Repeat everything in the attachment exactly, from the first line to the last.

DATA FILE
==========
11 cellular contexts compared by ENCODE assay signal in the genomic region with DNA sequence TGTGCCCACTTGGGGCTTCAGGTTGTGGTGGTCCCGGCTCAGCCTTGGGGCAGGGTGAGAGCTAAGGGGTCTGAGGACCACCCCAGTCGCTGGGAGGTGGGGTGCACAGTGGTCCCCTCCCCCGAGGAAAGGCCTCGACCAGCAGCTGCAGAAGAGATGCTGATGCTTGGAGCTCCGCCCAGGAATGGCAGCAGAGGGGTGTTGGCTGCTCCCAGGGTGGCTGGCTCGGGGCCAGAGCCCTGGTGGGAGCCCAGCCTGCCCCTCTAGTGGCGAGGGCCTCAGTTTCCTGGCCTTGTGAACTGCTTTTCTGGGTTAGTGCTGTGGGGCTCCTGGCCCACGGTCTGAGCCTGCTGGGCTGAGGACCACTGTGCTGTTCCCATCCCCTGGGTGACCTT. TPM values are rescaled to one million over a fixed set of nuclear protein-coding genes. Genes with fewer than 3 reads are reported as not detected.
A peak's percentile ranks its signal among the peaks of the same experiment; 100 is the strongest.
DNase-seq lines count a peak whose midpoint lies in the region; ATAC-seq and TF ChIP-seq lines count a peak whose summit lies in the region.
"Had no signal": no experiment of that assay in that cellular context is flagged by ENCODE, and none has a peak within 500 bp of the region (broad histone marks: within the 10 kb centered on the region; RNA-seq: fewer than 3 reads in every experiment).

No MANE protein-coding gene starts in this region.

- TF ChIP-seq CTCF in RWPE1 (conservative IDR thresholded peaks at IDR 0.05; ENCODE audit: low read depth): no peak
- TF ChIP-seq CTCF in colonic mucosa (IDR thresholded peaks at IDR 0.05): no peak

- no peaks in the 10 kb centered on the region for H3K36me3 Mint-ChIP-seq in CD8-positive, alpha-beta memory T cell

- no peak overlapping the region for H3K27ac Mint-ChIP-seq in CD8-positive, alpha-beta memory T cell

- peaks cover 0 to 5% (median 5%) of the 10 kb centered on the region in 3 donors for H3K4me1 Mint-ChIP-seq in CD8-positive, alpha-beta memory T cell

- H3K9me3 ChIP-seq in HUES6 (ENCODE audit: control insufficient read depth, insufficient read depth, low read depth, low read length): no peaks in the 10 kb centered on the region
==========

11 cellular contexts compared by ENCODE assay signal in the genomic region with DNA sequence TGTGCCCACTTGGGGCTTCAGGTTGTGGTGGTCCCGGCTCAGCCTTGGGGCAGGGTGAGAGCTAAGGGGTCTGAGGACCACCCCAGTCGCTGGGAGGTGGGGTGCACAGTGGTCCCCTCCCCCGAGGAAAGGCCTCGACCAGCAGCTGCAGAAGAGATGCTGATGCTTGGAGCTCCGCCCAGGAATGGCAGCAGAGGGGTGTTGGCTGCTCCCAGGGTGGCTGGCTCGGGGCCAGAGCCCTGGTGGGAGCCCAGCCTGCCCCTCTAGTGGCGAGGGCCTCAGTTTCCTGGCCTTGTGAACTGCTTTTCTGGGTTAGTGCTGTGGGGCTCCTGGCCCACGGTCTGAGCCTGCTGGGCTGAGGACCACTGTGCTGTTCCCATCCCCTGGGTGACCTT. TPM values are rescaled to one million over a fixed set of nuclear protein-coding genes. Genes with fewer than 3 reads are reported as not detected.
A peak's percentile ranks its signal among the peaks of the same experiment; 100 is the strongest.
DNase-seq lines count a peak whose midpoint lies in the region; ATAC-seq and TF ChIP-seq lines count a peak whose summit lies in the region.
"Had no signal": no experiment of that assay in that cellular context is flagged by ENCODE, and none has a peak within 500 bp of the region (broad histone marks: within the 10 kb centered on the region; RNA-seq: fewer than 3 reads in every experiment).

No MANE protein-coding gene starts in this region.

- TF ChIP-seq CTCF in RWPE1 (conservative IDR thresholded peaks at IDR 0.05; ENCODE audit: low read depth): no peak
- TF ChIP-seq CTCF in colonic mucosa (IDR thresholded peaks at IDR 0.05): no peak

- no peaks in the 10 kb centered on the region for H3K36me3 Mint-ChIP-seq in CD8-positive, alpha-beta memory T cell

- no peak overlapping the region for H3K27ac Mint-ChIP-seq in CD8-positive, alpha-beta memory T cell

- peaks cover 0 to 5% (median 5%) of the 10 kb centered on the region in 3 donors for H3K4me1 Mint-ChIP-seq in CD8-positive, alpha-beta memory T cell

- H3K9me3 ChIP-seq in HUES6 (ENCODE audit: control insufficient read depth, insufficient read depth, low read depth, low read length): no peaks in the 10 kb centered on the region